31. 31. … Transition matrices: example 1… <ul><li>The transition matrix describes the way the distribution of wagons changes from the start to the end of each week. It does not describe all the changes that may take place during the week. </li></ul><ul><li>Think of the columns of the matrix representing “from” and the rows representing “to” </li></ul>
32. 32. … Transition matrices: example 1… <ul><li>A railway has 600 wagons carrying goods from point A to point B. At the end of each week it finds that 30% of the wagons that started the week at A are at B and 20% of the wagons that have started at B are now at A. </li></ul><ul><li>Fill in the elements of the matrix remembering that if 0.3 of A's wagons end up at B then 0.7 remain at A (i.e. go from A to A). </li></ul>
33. 33. … Transition matrices: example 1… <ul><li>How many wagons are at A and B at the end of two weeks if 300 wagons started at A and 300 started at B? </li></ul><ul><li>Construct a vector representing the numbers of wagons: </li></ul><ul><li>Calculate the numbers of wagons at the end of week 1: </li></ul><ul><li>Calculate the numbers of wagons at the end of week 2: </li></ul><ul><li>i.e. there are 255 wagons at A and 345 at B. </li></ul>
34. 34. … Transition matrices: example 1… <ul><li>If there are 400 wagons at A and 200 at B at the end of a week, how many wagons were there at A and at B at the start of the week? </li></ul><ul><li>If the transition matrix represents the forward process, the inverse represents the reverse process. </li></ul><ul><li>Calculate the inverse of the transition matrix: </li></ul><ul><li>Apply the inverse transformation: </li></ul><ul><li>i.e. there were 560 wagons at A and 40 at B. </li></ul>
35. 35. … Transition matrices: example 1… <ul><li>How many wagons would need to be at A and at B at the start of the week if there were to be the same numbers at the end of the week? </li></ul><ul><li>This is called the steady state problem: </li></ul>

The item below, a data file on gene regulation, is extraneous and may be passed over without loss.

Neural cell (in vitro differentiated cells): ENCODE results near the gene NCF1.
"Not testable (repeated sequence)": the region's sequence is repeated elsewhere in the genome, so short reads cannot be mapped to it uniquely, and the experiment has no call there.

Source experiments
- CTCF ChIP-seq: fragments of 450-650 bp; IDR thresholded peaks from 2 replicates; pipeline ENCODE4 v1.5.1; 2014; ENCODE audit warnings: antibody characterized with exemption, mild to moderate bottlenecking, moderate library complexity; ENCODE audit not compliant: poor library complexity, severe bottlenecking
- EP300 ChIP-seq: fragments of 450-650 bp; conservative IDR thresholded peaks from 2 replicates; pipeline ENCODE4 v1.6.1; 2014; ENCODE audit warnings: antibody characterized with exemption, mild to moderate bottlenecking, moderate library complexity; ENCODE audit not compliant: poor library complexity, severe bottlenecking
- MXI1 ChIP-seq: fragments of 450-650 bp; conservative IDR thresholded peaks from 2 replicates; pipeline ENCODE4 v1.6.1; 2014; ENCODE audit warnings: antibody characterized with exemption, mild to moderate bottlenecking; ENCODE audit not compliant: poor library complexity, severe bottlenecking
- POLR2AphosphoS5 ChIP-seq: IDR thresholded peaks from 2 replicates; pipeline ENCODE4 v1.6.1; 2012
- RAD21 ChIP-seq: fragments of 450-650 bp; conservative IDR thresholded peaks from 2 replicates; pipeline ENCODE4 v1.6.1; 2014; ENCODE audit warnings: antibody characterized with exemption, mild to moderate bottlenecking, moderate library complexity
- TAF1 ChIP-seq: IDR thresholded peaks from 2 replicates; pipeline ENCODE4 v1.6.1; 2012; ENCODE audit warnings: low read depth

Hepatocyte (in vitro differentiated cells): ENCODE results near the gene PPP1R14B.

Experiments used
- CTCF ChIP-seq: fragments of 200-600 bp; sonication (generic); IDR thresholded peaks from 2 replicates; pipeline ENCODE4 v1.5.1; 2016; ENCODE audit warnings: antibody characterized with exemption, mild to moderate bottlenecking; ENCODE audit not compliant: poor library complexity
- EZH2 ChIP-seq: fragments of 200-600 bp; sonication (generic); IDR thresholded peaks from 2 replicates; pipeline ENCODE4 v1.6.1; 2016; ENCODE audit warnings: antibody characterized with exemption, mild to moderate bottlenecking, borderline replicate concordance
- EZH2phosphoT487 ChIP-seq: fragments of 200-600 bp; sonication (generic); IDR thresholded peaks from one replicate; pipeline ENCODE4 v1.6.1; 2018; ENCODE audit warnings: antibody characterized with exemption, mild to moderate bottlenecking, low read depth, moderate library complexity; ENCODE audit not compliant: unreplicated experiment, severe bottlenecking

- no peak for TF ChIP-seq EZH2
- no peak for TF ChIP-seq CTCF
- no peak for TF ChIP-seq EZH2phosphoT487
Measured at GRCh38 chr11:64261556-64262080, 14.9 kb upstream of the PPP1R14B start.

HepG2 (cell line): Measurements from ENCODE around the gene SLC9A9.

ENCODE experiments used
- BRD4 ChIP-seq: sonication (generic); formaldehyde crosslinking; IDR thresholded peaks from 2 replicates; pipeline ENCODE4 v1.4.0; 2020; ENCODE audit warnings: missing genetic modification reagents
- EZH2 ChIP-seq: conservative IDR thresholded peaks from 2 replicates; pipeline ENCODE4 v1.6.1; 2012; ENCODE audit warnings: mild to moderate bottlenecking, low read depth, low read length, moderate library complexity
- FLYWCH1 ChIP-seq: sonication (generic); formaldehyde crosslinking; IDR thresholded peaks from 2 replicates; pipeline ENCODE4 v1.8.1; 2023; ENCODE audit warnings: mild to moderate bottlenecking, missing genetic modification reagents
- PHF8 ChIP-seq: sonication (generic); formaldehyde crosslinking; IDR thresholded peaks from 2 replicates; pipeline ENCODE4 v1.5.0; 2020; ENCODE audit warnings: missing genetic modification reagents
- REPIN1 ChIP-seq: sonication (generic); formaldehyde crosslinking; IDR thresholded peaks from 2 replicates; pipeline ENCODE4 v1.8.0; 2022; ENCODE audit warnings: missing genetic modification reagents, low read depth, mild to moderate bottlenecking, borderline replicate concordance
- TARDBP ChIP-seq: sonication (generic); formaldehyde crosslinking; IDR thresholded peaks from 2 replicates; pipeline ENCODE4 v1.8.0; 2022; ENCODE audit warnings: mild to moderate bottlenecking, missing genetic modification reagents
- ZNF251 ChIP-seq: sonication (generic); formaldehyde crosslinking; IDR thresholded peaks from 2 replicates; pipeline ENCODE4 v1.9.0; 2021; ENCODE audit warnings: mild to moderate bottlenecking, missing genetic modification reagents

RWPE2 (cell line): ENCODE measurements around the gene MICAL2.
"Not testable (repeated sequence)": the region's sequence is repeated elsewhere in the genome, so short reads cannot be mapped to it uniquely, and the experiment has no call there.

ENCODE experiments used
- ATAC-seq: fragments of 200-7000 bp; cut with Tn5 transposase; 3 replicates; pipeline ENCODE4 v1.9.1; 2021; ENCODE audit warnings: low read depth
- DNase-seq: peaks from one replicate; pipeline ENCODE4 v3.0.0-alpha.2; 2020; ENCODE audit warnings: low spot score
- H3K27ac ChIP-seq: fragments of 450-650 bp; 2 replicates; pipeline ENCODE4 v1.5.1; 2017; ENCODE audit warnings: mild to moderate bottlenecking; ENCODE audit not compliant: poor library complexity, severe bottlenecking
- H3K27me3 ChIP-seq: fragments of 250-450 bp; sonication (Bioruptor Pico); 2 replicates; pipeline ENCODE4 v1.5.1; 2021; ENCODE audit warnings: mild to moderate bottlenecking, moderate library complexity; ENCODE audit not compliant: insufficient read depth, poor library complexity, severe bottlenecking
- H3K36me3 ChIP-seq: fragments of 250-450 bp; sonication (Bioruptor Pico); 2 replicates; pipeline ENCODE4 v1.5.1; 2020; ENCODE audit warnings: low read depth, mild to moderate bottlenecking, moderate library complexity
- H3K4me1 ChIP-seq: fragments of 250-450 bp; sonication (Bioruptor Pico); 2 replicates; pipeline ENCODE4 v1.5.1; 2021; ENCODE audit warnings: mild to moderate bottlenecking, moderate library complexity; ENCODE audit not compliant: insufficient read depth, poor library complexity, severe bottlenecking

36. 36. … Transition matrices: example 1… <ul><li>How many wagons would need to be at A and at B at the start of the week if there were to be the same numbers at the end of the week? </li></ul><ul><li>Since the total number of wagons is 600, the steady state distribution is: </li></ul>
37. 37. … Transition matrices: example 1 <ul><li>How many wagons would need to be at A and at B at the start of the week if there were to be the same numbers at the end of the week? </li></ul><ul><li>Check that the answer is the steady state solution: </li></ul>
38. 38. Transition matrices: example 2… <ul><li>e.g. A company has 2 warehouses with initial stock 20,000 and 10,000 in warehouse A and B, respectively. At the end of each week 70% of stock in A is sold and 2% transferred to B, while 85% of stock in B is sold and 1% transferred to A. How much stock is left in each warehouse at the end of 2 weeks? </li></ul><ul><li>Construct the transition matrix: </li></ul><ul><li>Note: we need an extra row and column to track movement between A, B, and outside. </li></ul>
39. 39. … Transition matrices: example 2 <ul><li>How much stock is left in each warehouse at the end of 2 weeks? </li></ul><ul><li>Construct a vector representing the stock: </li></ul><ul><li>Calculate the stock at the end of week 1: </li></ul><ul><li>Calculate the stock at the end of week 2: </li></ul>
40. 40. Matrices lecture 2 objectives <ul><li>After this lecture you should have a clear understanding of: </li></ul><ul><ul><li>Representing sets of points in matrix form; </li></ul></ul><ul><ul><li>What the unit square is; </li></ul></ul><ul><ul><li>Performing and classifying matrix transformations; </li></ul></ul><ul><ul><li>Performing combined matrix transformations; </li></ul></ul><ul><ul><li>The effect of an inverse matrix; </li></ul></ul><ul><ul><li>The relationship between the the determinant of a transformation and the change in area of a shape; </li></ul></ul><ul><ul><li>The effect of a transformation using a singular matrix. </li></ul></ul>